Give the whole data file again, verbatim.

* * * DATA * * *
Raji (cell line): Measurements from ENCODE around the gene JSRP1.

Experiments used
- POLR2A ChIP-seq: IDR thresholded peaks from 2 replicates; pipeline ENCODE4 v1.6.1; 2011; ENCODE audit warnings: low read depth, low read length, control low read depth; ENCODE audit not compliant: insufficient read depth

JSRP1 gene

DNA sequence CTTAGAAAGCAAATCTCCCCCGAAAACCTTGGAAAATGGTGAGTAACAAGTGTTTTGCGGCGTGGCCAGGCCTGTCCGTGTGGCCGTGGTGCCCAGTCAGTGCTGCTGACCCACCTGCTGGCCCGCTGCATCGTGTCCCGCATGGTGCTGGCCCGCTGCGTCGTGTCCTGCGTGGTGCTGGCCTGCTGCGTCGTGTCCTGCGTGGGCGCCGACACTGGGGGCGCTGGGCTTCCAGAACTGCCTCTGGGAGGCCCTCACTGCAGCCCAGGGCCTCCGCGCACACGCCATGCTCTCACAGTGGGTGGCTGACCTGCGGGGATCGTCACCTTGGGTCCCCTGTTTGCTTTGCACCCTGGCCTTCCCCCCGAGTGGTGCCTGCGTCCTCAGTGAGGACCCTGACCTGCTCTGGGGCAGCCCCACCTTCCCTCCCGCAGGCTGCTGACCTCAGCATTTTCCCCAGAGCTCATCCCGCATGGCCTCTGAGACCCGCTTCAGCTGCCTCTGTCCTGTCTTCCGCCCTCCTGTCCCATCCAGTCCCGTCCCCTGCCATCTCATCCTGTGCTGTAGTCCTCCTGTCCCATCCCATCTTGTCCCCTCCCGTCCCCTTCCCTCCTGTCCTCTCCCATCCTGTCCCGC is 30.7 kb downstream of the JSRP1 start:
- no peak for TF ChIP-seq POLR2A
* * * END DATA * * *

Raji (cell line): Measurements from ENCODE around the gene JSRP1.

Experiments used
- POLR2A ChIP-seq: IDR thresholded peaks from 2 replicates; pipeline ENCODE4 v1.6.1; 2011; ENCODE audit warnings: low read depth, low read length, control low read depth; ENCODE audit not compliant: insufficient read depth

JSRP1 gene

DNA sequence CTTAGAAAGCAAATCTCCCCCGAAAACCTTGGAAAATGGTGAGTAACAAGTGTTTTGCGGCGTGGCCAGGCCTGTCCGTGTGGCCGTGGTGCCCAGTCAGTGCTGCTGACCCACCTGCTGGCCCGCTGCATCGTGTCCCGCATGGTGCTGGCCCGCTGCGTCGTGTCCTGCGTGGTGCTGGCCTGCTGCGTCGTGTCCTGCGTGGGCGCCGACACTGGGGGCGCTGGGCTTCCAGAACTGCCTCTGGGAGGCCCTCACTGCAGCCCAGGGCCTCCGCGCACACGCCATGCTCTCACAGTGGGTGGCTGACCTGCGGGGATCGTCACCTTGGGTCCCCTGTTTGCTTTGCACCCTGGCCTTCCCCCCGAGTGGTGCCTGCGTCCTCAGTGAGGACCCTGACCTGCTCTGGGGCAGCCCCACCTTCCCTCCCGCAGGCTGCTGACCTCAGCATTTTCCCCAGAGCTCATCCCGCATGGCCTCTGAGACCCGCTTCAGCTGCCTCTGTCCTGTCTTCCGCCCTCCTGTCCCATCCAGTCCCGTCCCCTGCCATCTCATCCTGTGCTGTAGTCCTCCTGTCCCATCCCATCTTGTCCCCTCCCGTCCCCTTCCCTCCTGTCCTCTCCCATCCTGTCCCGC is 30.7 kb downstream of the JSRP1 start:
- no peak for TF ChIP-seq POLR2A